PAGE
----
Supernova 1987A Ring Blazes Back to Life


This NASA/ESA Hubble Space Telescope Wide Field and Planetary Camera 2 image shows the glowing gas ring around supernova 1987A, as seen on February 2, 2000. The gas, excited by light from the explosion, has been fading for a decade, but parts of it are now being heated by the collision of an invisible shockwave from the supernova explosion.


Image processing is used to emphasize four new bright knots of superheated gas discovered in the February 2 Hubble observations. The brightest knot, at the far right, was seen in 1997. Astronomers have been waiting several years to see more of the ring light-up as the supernova shockwave smashes into it. This is the first definitive sign of the full onset of a dramatic and violent collision which will continue over the next few years, rejuvenating SN1987A as a powerful source of X-ray and radio emissions.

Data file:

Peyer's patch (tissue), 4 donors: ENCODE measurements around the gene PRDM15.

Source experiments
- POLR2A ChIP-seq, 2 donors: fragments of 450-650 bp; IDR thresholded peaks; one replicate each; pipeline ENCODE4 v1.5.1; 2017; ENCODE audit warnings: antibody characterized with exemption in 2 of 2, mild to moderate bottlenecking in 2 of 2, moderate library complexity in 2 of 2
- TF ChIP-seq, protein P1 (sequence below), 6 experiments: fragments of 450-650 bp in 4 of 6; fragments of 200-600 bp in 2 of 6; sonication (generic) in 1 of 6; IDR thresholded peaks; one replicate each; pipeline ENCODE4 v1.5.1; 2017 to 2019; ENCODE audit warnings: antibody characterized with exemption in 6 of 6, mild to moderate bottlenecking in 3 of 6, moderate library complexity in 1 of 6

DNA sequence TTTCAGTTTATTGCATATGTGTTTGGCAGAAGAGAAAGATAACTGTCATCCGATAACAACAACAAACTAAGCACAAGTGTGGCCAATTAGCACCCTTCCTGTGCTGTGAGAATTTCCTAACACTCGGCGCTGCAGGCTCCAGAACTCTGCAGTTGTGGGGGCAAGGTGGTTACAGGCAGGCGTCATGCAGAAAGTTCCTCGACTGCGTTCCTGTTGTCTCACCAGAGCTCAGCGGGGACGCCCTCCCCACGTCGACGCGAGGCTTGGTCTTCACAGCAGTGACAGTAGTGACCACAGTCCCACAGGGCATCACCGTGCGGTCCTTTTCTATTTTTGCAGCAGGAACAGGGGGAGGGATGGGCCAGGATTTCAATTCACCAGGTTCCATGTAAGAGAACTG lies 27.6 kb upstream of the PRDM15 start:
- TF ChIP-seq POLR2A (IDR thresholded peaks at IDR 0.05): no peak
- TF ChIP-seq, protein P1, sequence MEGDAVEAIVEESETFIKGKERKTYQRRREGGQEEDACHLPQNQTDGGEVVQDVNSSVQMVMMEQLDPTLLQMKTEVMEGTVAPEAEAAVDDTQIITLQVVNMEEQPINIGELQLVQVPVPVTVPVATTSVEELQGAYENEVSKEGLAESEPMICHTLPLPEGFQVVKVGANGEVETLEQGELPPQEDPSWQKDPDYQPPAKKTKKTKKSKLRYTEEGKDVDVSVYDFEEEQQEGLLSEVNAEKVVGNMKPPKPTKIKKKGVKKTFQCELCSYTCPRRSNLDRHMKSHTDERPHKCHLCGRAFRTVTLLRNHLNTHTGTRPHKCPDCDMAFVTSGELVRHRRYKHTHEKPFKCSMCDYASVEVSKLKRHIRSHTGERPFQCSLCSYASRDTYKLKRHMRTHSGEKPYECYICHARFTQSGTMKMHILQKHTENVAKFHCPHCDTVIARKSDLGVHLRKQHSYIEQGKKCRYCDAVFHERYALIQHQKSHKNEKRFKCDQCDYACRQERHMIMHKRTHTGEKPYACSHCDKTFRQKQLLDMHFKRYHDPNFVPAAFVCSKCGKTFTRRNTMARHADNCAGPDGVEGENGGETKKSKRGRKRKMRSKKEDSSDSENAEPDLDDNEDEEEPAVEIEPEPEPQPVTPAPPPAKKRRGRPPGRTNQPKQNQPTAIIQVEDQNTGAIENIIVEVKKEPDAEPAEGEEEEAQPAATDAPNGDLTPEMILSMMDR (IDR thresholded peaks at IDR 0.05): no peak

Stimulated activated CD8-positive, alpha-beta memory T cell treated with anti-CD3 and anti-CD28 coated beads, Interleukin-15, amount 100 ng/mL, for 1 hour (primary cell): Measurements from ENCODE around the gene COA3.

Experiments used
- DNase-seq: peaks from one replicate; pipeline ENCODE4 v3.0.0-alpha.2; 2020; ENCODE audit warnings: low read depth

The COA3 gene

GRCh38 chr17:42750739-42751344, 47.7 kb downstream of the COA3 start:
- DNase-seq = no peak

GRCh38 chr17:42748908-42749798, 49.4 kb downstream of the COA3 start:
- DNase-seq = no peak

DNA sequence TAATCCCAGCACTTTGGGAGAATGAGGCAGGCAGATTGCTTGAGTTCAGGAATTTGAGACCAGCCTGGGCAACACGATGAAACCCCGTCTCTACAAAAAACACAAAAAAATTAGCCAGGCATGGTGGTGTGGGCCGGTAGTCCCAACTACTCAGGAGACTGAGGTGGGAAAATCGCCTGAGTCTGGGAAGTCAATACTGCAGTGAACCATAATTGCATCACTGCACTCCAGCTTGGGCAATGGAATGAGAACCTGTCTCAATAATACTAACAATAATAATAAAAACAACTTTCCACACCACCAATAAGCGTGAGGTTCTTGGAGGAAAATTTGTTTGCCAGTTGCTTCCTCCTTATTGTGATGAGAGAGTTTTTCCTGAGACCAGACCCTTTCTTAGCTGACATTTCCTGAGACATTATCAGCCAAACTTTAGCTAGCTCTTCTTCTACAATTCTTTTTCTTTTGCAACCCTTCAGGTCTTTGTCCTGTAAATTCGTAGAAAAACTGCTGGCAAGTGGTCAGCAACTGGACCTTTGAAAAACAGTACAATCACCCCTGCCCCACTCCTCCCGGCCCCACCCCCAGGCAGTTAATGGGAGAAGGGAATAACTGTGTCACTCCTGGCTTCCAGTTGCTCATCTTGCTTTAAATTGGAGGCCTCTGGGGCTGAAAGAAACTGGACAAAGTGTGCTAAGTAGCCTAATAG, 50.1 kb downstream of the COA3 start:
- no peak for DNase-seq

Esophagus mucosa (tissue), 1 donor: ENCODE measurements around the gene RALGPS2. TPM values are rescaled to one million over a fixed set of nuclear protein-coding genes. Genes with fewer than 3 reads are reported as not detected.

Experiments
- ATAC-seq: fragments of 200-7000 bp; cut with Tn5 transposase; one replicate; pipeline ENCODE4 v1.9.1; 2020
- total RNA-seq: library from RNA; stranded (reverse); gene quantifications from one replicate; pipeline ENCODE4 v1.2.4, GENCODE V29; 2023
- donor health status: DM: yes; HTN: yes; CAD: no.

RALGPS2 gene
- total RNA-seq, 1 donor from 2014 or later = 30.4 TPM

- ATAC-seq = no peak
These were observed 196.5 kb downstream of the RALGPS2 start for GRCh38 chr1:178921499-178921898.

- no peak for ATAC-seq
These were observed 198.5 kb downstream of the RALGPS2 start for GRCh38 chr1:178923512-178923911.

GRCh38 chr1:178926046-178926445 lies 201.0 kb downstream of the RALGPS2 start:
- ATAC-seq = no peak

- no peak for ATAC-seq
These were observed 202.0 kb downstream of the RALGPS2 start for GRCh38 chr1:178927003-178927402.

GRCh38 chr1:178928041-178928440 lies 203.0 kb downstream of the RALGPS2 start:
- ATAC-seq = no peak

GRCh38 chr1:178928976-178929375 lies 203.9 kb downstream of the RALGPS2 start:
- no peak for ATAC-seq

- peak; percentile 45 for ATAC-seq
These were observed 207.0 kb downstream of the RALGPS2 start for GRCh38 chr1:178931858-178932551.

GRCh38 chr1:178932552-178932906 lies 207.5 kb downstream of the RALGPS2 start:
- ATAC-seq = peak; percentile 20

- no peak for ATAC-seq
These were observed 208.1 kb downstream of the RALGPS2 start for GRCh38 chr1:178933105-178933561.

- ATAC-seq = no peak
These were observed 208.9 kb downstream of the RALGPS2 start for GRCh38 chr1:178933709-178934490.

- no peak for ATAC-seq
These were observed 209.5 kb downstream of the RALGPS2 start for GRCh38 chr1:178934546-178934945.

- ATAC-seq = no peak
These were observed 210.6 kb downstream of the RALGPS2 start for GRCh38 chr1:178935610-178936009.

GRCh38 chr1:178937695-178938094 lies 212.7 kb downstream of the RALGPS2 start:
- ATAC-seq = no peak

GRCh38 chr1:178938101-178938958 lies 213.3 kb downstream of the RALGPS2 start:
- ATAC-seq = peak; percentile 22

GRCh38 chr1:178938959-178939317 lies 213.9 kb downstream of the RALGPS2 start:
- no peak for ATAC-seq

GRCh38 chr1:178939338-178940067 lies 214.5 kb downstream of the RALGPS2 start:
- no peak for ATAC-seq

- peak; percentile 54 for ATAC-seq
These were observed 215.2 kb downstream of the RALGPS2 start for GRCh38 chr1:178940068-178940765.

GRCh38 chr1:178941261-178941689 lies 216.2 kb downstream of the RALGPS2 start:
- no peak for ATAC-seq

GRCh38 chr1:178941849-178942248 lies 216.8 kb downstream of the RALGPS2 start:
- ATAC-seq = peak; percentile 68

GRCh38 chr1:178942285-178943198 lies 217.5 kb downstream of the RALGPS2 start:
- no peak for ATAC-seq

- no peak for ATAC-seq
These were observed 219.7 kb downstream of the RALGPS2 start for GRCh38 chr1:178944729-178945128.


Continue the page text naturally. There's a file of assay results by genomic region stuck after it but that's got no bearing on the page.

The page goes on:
Both images were made in visual light. Computer image processing techniques were used to enhance details in the ring.


NASA/ESA, Peter Challis and Robert Kirshner (Harvard-Smithsonian Center for Astrophysics), Peter Garnavich (University of Notre Dame) and the SINS collaboration

About the Image

NASA press release
NASA caption
Release date:16 February 2000, 06:00
Size:3001 x 2401 px

About the Object

Name:SN 1987A
Type:• Local Universe : Star : Evolutionary Stage : Supernova
Distance:170000 light years

Image Formats

Large JPEG
580.3 KB
Screensize JPEG
132.2 KB


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Colours & filters

Optical Hubble Space Telescope

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